Sunday, November 22, 2015

Camel - 1974 [1989] "Mirage"

Mirage is Camel's second album, released in 1974. It features some of their best-known songs, including "White Rider" and "Lady Fantasy". It is also a showcase for Andrew Latimer's flute, notably on "Supertwister".
There are five tracks on Mirage, two over 9 minutes. Those two are multi-part songs: "Lady Fantasy" and "Nimrodel/The Procession/The White Rider", the latter being about The Lord of the Rings. The album was released on Gama Records/Deram Records.
The album was voted no. 51 in the Top 100 Prog albums of All Time by readers of 'Prog' magazine in 2014.

With their second album, Mirage, Camel begin to develop their own distinctive sound, highlighted by the group's liquid, intricate rhythms and the wonderful, unpredictable instrumental exchanges by keyboardist Pete Bardens and guitarist Andy Latimer. Camel also distinguish themselves from their prog rock peers with the multi-part suite "Lady Fantasy," which suggests the more complex directions they would take a few albums down the line. Also, Latimer's graceful flute playing distinguishes several songs on the record, including "Supertwister," and it's clear that he has a more supple technique than such contemporaries as Ian Anderson. Camel are still ironing out some quirks in their sound on Mirage, but it's evident that they are coming into their own.

The classic Camel lineup occupied a unique niche in progressive rock, specializing in fluid, spacey ensemble workouts – rarely as flashy as Genesis, never as bombastic as Emerson Lake and Palmer. "We're considered a progressive band, by default, really," guitarist-flautist Andy Latimer told Will Romano for his 2010 book Mountains Come Out of the Sky: The Illustrated History of Prog Rock. "I always thought that people like Yes and King Crimson and ELP were much more obscure than Camel. They were probably better players and consequently got into much more complicated material, which made it even. . . less accessible." The quartet's second album, Mirage, fulfills their debut’s scattered promise, with Latimer and keyboardist Pete Bardens leading the rhythm section through breezy instrumentals (the contemplative "Supertwister") and expansive multi-part suites (the Lord of the Rings–themed "Nimrodel/The Procession/The White Rider").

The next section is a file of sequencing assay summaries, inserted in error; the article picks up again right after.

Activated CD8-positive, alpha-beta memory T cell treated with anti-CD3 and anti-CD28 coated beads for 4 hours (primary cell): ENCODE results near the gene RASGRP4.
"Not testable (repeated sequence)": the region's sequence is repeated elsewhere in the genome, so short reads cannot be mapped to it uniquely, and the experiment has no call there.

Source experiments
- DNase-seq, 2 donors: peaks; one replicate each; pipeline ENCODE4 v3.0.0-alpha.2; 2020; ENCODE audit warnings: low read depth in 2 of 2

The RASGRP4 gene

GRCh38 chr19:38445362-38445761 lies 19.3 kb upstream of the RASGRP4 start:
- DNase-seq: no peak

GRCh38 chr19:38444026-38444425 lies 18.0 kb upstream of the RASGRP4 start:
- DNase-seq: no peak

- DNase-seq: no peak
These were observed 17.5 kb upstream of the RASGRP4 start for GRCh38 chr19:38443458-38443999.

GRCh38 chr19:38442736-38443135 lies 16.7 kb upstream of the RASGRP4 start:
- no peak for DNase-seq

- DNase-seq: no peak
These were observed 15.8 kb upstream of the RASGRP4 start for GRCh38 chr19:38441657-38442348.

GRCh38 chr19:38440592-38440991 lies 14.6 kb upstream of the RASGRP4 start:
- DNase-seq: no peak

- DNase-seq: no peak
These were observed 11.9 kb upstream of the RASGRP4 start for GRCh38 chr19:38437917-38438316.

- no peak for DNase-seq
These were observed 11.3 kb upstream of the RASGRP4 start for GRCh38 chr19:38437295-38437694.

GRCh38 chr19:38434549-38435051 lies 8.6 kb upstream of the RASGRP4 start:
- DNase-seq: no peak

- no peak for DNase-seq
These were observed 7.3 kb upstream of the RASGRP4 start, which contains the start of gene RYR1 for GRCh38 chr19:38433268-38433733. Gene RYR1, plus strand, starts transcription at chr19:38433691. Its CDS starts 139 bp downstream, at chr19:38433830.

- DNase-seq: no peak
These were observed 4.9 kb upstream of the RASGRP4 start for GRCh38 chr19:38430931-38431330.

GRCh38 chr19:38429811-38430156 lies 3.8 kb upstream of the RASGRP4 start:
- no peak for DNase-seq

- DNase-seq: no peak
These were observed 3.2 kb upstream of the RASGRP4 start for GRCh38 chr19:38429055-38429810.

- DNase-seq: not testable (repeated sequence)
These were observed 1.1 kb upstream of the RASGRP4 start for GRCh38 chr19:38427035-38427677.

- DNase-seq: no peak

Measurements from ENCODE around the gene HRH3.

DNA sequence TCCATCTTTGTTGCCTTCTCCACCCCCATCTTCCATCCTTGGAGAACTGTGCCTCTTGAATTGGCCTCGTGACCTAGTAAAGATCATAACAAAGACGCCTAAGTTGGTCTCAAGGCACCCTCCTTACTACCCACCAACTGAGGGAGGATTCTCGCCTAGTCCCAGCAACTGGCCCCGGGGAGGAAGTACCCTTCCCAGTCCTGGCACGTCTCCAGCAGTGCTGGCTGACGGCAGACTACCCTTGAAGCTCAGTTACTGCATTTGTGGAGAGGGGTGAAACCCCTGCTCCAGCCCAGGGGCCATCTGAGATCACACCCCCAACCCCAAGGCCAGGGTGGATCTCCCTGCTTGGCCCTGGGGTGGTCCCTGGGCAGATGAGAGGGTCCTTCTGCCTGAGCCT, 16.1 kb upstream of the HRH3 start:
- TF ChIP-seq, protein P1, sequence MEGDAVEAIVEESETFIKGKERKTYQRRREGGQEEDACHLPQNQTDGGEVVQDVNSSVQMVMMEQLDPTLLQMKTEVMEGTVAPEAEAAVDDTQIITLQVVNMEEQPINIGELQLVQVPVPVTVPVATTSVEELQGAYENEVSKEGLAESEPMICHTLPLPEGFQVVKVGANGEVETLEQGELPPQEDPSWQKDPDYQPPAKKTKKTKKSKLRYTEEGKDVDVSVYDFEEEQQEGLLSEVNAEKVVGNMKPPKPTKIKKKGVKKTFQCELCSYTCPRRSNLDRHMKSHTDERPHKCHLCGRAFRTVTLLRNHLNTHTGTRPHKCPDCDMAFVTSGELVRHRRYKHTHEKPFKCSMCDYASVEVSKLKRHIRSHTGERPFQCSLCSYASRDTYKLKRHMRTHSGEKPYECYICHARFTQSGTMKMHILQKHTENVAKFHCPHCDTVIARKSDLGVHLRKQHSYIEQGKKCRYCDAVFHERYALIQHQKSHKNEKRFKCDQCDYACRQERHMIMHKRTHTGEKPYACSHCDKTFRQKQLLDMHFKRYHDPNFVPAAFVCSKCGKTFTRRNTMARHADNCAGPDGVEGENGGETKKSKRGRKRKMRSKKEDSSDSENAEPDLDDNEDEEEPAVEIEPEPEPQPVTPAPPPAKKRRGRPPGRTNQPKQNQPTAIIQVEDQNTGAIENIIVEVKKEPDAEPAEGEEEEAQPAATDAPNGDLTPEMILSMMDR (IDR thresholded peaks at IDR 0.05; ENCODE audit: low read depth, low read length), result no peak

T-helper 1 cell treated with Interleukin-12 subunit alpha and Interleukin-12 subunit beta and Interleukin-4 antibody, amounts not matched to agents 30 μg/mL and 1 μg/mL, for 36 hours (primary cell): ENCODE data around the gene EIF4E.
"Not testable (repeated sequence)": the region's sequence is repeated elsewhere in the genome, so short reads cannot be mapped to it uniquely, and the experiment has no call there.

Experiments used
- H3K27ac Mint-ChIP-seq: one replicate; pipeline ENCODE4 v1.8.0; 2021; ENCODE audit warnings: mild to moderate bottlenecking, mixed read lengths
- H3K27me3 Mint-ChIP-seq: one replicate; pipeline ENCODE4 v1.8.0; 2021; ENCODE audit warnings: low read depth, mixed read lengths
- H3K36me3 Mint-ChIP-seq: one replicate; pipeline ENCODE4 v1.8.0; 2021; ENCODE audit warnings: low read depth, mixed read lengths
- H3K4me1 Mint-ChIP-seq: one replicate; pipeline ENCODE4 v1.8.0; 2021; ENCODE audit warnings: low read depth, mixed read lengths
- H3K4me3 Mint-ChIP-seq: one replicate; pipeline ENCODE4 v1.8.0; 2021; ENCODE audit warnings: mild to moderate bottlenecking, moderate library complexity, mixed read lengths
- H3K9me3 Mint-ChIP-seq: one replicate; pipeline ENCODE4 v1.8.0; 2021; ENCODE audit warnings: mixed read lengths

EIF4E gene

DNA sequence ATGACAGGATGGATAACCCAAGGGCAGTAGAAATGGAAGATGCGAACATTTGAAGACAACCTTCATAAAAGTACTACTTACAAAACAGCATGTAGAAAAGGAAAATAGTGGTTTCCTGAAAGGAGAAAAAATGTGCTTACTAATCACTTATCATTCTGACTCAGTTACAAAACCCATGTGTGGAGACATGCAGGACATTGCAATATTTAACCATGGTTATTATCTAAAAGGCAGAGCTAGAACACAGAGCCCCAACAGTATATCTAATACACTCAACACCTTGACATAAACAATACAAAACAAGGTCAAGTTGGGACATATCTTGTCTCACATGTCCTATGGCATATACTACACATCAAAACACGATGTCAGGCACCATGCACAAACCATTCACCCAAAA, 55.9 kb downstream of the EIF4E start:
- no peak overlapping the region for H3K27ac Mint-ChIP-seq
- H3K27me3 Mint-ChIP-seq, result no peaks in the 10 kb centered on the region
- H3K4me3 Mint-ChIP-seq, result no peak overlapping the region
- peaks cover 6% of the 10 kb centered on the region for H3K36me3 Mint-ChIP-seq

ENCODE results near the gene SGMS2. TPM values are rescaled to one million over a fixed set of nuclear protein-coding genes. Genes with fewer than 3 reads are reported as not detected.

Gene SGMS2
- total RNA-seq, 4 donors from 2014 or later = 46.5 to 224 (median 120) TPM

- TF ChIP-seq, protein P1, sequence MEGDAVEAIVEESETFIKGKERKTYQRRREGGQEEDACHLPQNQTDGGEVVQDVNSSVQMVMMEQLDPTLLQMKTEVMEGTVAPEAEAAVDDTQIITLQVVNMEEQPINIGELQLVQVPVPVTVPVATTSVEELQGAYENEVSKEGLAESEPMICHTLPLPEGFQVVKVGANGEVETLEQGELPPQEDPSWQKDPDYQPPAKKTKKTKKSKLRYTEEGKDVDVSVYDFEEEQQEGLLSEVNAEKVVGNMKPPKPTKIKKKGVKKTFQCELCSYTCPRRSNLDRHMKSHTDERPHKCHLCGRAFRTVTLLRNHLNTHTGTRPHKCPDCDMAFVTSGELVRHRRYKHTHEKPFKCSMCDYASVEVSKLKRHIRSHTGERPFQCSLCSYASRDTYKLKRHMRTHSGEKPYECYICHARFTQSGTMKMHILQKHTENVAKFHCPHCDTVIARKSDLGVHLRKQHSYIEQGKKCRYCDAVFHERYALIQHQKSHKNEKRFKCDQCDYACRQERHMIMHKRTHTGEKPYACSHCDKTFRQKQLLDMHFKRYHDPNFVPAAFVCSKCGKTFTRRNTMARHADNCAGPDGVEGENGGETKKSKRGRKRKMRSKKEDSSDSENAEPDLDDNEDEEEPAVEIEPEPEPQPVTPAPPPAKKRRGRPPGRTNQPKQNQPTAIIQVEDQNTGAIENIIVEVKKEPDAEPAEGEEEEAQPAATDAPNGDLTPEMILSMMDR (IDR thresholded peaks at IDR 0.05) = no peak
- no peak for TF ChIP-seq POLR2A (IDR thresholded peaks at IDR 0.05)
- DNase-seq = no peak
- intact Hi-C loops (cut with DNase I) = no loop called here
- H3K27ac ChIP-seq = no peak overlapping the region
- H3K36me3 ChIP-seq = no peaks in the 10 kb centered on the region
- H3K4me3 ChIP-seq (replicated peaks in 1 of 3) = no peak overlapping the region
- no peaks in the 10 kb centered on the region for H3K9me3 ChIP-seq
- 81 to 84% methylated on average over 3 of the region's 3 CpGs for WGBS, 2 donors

Mirage is such a wonderful album from Camel, a band who was coming of age as a more "undergound" progressive rock band (not that prog was radio-ready) on their second release.  Camel excels here with a tight variety of compositions, and you can see so much potential coming off this album that their debut only showed so much of.  Even the vocals, though never the highlight of the band, are more accentuated and not as weak this time around.  From the beginning, "Freefall" displays a more challenging direction, especially in the middle break.  Again, Peter Bardens' keyboards and Andrew Latimer's guitars play off one another so well, and I cite Bardens' lead vocal as the first evidence of my case above about stronger singing, even if neither he nor Latimer are powerful singers.  "Supertwister" introduces us to Latimer's flute playing, and Doug Ferguson has a nice thick bass part to go along with this beautiful interlude-style number.  I especially like "Nimrodel," Camel's first try at true extended storytelling, with frequent time changes and musical soundscapes, ending with a guitar solo which sounds like Latimer played this from a mountain top.  The first ever Latimer/Bardens collaboration (which would become the cornerstone of the band) is "Earthrise," another instrumental featuring Andy Ward doing some excellent speed drumming portions, but the keyboard/guitar exchange continues to highlight.  However, the major piece is the 13-minute "Lady Fantasy" suite, but unlike Music Inspired By The Snow Goose, there were two lyrical sections, but the music provides that atmosphere, and Latimer has some excellent guitar that people can air out to, especially about nine minutes in.  If you have the remastered edition, the original mix of "Lady Fantasy" is even better than the studio one, complete with effects on the final guitar and keyboard solos, and Ward's drums sound slightly more live.  Even if they weren't quite as regarded or famous as Yes, Genesis, or ELP, Camel preserves the progressive roots on this album, and it's still my favorite in their catalog.  Remember that if you own this album, it's essential to try out Music Inspired By The Snow Goose and Moonmadness to complete Camel's prime trilogy.